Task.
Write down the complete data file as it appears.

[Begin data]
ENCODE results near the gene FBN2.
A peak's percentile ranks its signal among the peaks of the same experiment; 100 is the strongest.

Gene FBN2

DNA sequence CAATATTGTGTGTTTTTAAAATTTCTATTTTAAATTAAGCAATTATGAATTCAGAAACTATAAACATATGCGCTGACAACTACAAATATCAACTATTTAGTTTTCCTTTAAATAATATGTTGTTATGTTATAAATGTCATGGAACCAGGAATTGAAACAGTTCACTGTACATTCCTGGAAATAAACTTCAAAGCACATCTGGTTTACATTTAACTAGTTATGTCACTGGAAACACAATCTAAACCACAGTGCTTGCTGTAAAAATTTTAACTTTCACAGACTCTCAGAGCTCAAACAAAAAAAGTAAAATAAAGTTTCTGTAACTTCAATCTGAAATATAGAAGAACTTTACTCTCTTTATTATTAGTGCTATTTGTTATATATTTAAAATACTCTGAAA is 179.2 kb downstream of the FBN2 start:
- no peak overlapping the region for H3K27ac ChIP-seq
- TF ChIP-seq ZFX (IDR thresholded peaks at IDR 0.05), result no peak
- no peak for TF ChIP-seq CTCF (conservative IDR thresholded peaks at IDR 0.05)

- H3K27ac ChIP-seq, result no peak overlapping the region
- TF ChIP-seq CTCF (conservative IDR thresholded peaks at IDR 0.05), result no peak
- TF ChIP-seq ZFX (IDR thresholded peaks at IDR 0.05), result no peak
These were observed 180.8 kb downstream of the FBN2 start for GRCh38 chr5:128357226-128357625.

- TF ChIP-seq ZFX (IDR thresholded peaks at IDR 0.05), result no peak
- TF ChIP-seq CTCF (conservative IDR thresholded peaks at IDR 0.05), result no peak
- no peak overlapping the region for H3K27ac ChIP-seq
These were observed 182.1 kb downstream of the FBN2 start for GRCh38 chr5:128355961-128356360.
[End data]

ENCODE results near the gene FBN2.
A peak's percentile ranks its signal among the peaks of the same experiment; 100 is the strongest.

Gene FBN2

DNA sequence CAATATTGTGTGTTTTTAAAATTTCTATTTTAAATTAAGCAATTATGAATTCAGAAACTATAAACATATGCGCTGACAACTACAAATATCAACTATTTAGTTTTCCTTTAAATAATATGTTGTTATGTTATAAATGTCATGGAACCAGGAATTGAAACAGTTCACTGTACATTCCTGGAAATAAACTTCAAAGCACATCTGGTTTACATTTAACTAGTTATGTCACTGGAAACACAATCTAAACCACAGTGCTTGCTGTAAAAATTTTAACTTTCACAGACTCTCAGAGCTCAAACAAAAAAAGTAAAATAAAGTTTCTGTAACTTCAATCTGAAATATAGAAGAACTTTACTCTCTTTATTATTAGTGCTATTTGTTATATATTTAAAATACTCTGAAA is 179.2 kb downstream of the FBN2 start:
- no peak overlapping the region for H3K27ac ChIP-seq
- TF ChIP-seq ZFX (IDR thresholded peaks at IDR 0.05), result no peak
- no peak for TF ChIP-seq CTCF (conservative IDR thresholded peaks at IDR 0.05)

- H3K27ac ChIP-seq, result no peak overlapping the region
- TF ChIP-seq CTCF (conservative IDR thresholded peaks at IDR 0.05), result no peak
- TF ChIP-seq ZFX (IDR thresholded peaks at IDR 0.05), result no peak
These were observed 180.8 kb downstream of the FBN2 start for GRCh38 chr5:128357226-128357625.

- TF ChIP-seq ZFX (IDR thresholded peaks at IDR 0.05), result no peak
- TF ChIP-seq CTCF (conservative IDR thresholded peaks at IDR 0.05), result no peak
- no peak overlapping the region for H3K27ac ChIP-seq
These were observed 182.1 kb downstream of the FBN2 start for GRCh38 chr5:128355961-128356360.